How Did We Get Started ?!?
Jan/Feb 2021 edition
Issue #14 AutoMobilia Resource Magazine
As told to Sharon Spurlin by Jim & Charlotte Russ
The most frequent question Jim and Charlotte get from customers and spectators at car shows and swap meets is, “How did you get started doing this?” Jim and his brothers were all shade-tree mechanics as teenagers and young adults, and that carried over into their career choices. All of them became involved in auto parts – whether it be sales, management of stores or ownership of stores.
Jim’s interest in collecting license plates was inspired by his older brother, who gave him a few plates early on. As a teenager, Jim’s first car was a 1950 Chevrolet, so it just seemed natural to buy one in the early 1980s to restore. Once the car was restored, Jim began to search for a 1950 vintage license plate to register to his car. He finally found two of them at a junkyard about 50 miles from home. Later, when he attended local car shows, inevitably someone would ask him where he got his license plate. He mentioned that he had an extra one that he would be willing to sell, and the rest is history.
With such an interest in automobilia, Jim and his then teenage son began making a yearly trip to Carlisle, Pa., for automotive events. About 30 years ago on one of these trips, which was primarily to look for vintage Mustang parts, Jim bought 13 West Virginia vintage plates. He likes to tell how his son joked, saying, “Dad, you’ll be up here next year trying to sell those back.” Well, not only did that not happen, but Jim was back there the next year trying to find all he could to restore to sell. Initially, he sold from the trunk of his car at local shows. It didn’t take long to see the need to build display boards to show the ever-increasing amount of plates he had acquired.
As Jim often tells customers, vintage plates are not being made anymore, and you can’t buy them at Walmart. The fact that many of the most collectible plates are rare dictates the price for Jim, and then the condition and amount of work and material which goes into restoring them is reflected in the price to the customer.
Jim’s restoration process is to initially soak the plate in a stripping solution, then clean it in a glass-bead cabinet and clear any remaining debris with a wire brush on a wheel. He then attempts to straighten minor bends or bumps. If the plate has major bends, he employs a good friend who is a body man to straighten them. If the plate has extra holes, the next step is to close those holes. Following this step, Jim primes with two or three coats, depending on the condition of the plate.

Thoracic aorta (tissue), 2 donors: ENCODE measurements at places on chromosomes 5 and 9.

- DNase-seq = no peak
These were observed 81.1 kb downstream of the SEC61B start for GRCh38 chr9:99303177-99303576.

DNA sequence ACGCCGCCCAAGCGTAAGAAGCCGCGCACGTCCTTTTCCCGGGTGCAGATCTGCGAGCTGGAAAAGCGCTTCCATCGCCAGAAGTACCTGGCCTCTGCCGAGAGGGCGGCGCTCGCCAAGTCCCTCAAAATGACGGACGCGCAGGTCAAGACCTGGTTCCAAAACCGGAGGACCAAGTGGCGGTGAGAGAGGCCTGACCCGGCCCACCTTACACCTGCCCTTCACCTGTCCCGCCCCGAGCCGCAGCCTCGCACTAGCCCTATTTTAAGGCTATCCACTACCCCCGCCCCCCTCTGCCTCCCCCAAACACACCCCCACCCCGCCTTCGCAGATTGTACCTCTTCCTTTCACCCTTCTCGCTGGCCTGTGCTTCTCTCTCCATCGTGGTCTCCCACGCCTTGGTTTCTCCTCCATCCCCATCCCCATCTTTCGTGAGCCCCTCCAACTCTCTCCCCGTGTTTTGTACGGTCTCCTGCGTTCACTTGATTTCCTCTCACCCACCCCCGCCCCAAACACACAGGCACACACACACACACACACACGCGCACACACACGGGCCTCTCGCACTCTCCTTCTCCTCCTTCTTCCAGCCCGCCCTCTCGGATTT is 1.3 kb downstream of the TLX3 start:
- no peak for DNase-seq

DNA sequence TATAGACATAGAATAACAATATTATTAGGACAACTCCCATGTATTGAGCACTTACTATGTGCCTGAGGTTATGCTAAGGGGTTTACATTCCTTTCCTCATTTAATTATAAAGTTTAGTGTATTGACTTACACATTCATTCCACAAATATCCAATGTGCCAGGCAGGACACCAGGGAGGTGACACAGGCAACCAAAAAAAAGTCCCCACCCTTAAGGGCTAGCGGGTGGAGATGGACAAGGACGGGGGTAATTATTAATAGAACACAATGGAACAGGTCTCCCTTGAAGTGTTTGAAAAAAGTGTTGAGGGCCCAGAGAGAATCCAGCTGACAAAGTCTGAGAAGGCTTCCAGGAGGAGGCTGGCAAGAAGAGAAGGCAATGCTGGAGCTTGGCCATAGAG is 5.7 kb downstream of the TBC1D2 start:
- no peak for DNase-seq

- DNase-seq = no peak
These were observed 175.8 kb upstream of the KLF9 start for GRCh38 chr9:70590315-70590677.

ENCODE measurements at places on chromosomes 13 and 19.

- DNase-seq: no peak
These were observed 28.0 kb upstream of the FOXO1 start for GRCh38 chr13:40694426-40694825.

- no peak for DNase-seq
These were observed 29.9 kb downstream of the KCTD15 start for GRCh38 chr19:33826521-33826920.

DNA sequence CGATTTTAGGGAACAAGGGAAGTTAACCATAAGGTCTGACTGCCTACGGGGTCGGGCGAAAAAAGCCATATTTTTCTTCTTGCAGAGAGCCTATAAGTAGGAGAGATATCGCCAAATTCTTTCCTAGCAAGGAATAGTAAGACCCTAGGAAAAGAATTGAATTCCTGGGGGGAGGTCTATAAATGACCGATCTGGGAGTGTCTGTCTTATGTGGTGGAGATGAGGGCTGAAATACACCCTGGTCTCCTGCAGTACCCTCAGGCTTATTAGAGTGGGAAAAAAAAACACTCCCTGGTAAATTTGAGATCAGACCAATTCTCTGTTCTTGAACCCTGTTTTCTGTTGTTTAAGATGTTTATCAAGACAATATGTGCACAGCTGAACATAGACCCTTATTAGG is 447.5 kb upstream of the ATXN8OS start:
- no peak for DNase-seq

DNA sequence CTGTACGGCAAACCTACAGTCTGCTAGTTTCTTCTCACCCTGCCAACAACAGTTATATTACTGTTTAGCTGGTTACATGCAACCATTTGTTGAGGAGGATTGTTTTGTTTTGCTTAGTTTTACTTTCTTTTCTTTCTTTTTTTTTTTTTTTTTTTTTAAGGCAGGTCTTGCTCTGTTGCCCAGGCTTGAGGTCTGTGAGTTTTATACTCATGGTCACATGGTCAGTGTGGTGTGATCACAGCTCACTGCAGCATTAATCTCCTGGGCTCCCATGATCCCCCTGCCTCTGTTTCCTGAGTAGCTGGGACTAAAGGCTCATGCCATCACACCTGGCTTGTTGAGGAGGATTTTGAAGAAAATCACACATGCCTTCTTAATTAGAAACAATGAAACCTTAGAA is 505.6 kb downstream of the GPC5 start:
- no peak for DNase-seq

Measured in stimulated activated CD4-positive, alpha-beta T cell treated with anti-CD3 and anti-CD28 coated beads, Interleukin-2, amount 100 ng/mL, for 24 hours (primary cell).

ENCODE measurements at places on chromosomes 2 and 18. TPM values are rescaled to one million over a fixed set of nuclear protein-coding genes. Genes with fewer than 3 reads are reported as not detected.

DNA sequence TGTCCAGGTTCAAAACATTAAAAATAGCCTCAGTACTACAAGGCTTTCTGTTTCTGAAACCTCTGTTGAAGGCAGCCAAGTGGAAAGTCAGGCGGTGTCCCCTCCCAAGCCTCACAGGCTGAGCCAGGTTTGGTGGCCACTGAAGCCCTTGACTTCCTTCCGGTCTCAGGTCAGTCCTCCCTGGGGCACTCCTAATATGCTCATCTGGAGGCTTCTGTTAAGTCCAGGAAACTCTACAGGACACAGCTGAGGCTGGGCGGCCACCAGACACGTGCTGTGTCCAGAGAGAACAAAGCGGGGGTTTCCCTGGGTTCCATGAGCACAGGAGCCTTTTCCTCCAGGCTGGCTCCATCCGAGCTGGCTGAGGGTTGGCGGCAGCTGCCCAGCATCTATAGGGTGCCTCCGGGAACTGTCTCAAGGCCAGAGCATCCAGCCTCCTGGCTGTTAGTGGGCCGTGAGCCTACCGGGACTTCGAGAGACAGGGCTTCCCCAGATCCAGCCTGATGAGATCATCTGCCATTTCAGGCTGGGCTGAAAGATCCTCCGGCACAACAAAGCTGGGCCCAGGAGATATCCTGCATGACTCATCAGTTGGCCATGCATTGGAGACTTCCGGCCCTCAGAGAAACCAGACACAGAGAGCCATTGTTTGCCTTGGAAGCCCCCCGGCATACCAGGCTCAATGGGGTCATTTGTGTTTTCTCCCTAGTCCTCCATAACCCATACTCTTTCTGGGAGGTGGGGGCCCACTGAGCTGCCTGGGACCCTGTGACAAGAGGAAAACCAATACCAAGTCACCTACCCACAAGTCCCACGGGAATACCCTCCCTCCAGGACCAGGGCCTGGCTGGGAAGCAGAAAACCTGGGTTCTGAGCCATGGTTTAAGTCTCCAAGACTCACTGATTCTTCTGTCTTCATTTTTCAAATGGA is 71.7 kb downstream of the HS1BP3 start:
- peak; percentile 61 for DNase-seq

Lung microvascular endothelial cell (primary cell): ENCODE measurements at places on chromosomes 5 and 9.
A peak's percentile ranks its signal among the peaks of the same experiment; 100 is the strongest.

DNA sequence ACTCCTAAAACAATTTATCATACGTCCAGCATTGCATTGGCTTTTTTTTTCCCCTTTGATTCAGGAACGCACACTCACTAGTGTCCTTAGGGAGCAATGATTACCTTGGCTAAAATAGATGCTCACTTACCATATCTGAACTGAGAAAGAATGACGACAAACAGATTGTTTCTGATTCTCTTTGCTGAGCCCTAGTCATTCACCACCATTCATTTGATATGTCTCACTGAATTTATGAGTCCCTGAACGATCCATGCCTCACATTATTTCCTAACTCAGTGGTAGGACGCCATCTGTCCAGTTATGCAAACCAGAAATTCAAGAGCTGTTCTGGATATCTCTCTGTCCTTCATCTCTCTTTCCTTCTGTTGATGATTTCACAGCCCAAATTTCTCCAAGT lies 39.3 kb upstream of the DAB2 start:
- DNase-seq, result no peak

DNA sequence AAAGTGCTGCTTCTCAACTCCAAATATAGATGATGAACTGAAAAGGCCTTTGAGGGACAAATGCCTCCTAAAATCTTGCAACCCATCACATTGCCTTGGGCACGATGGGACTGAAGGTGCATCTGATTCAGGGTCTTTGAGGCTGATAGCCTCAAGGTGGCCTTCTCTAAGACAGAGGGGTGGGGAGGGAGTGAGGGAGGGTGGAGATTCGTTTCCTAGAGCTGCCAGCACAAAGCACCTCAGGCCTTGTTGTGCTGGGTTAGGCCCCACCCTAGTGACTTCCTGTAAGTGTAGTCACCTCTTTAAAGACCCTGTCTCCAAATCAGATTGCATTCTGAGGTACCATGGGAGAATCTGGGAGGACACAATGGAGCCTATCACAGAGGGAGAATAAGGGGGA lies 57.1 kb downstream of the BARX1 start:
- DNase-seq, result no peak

At this stage, the plate is ready for two or three coats of automotive paint. In most cases, the paint of choice is acrylic enamel with a hardener for shine. A few plates are finished in lacquer with clear or a basecoat/clearcoat system. After sufficient drying time, the plates are then turned over to Charlotte for doing the numbers and letters with a professional sign painter’s paint.
They are also often asked, “Does restoring a plate affect its value?” There are certainly purist collectors (especially American License Plate Collectors Association members) who will not deign to buy a restored plate. However, many collectors like their plates to be mint or restored. Restoration can add value to a plate unless you are dealing with a purist collector.
Jim and Charlotte mostly do restoration for their own inventory and for people who send them their own plates. The base restoration price is $80 per plate but can be higher if there are holes that have to be closed, major bends, or new paint from a failed self-restoration (new paint is harder to remove than old paint).
Jim’s Old PL8s specializes in sales & restoration of embossed plates from the USA, leaning mostly to the East Coast and from the first issues up to 1980.
They have paint color codes on file for all USA plates, but they have also been able to restore a few international plates when there is enough paint on them to determine the colors. Unfortunately, they can’t restore porcelain or leather plates.
Jim and Charlotte will talk more about plate collecting and values in the next article.
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License Plate Revelations
While pastoring two churches, Jim founded Jim’s Old PL8s as a small-scale hobby business. Over the years it grew and has really flourished since his retirement. His wife, Charlotte, is also quite involved in the sales, restoration, and clerical side of the business.